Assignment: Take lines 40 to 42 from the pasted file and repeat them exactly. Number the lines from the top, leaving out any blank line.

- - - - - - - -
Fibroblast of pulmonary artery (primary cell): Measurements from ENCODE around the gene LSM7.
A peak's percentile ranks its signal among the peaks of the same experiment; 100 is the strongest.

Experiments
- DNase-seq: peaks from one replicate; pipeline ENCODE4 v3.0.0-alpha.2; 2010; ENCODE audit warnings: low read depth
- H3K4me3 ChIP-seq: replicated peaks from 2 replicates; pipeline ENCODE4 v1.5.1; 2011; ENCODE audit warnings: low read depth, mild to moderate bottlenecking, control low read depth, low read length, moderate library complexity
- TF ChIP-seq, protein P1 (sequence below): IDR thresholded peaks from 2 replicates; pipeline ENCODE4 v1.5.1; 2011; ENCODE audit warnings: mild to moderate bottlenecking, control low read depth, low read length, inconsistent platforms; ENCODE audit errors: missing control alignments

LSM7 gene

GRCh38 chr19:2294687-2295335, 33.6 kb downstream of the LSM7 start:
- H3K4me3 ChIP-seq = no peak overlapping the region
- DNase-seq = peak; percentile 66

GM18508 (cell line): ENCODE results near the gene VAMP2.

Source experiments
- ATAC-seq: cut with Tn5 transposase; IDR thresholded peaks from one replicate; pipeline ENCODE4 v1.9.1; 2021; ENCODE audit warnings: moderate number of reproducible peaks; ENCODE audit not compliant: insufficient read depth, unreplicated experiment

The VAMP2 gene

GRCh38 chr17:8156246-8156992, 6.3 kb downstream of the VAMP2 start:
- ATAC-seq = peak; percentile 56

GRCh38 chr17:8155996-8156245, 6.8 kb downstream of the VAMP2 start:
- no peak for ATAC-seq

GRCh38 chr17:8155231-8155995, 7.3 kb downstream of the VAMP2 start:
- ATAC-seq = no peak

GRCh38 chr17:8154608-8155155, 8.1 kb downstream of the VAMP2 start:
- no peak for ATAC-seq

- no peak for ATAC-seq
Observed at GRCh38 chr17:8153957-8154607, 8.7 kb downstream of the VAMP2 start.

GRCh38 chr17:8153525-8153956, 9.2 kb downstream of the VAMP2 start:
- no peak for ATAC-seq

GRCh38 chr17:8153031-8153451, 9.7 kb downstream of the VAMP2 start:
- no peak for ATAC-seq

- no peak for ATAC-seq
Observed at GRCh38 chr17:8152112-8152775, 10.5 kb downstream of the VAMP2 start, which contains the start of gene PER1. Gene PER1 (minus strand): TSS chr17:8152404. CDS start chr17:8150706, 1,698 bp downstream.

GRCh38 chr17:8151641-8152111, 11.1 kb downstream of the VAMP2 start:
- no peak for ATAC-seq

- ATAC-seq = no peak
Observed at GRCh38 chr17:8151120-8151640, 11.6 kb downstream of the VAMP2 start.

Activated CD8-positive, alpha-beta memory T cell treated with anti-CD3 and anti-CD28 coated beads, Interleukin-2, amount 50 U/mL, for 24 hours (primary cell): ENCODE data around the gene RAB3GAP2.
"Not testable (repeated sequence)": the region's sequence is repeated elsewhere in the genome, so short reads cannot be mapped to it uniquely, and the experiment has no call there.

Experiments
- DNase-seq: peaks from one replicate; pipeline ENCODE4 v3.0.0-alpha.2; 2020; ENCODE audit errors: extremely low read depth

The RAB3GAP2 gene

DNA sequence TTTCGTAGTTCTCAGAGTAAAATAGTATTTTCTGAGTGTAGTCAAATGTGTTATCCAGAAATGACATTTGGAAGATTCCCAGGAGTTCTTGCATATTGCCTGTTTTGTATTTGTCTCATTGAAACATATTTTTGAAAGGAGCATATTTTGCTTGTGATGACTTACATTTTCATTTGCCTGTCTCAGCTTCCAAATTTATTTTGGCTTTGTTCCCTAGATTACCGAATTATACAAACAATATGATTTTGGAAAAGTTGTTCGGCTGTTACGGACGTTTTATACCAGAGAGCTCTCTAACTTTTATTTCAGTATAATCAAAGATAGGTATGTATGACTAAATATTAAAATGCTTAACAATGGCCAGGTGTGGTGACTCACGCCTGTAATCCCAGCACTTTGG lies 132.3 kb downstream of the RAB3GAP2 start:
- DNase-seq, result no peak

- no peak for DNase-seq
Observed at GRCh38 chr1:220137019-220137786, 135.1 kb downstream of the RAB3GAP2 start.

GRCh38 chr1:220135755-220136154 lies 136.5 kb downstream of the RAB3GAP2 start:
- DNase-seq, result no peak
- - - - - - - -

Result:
DNA sequence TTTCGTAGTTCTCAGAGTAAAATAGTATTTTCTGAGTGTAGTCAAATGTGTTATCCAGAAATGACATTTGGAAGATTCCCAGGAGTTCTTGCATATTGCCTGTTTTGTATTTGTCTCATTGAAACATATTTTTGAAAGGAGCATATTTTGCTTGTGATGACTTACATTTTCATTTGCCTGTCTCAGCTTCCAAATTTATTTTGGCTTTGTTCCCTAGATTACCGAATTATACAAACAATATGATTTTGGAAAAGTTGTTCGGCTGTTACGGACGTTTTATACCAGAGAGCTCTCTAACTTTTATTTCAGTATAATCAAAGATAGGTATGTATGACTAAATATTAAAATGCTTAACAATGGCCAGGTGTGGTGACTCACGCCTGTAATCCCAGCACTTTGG lies 132.3 kb downstream of the RAB3GAP2 start:
- DNase-seq, result no peak

- no peak for DNase-seq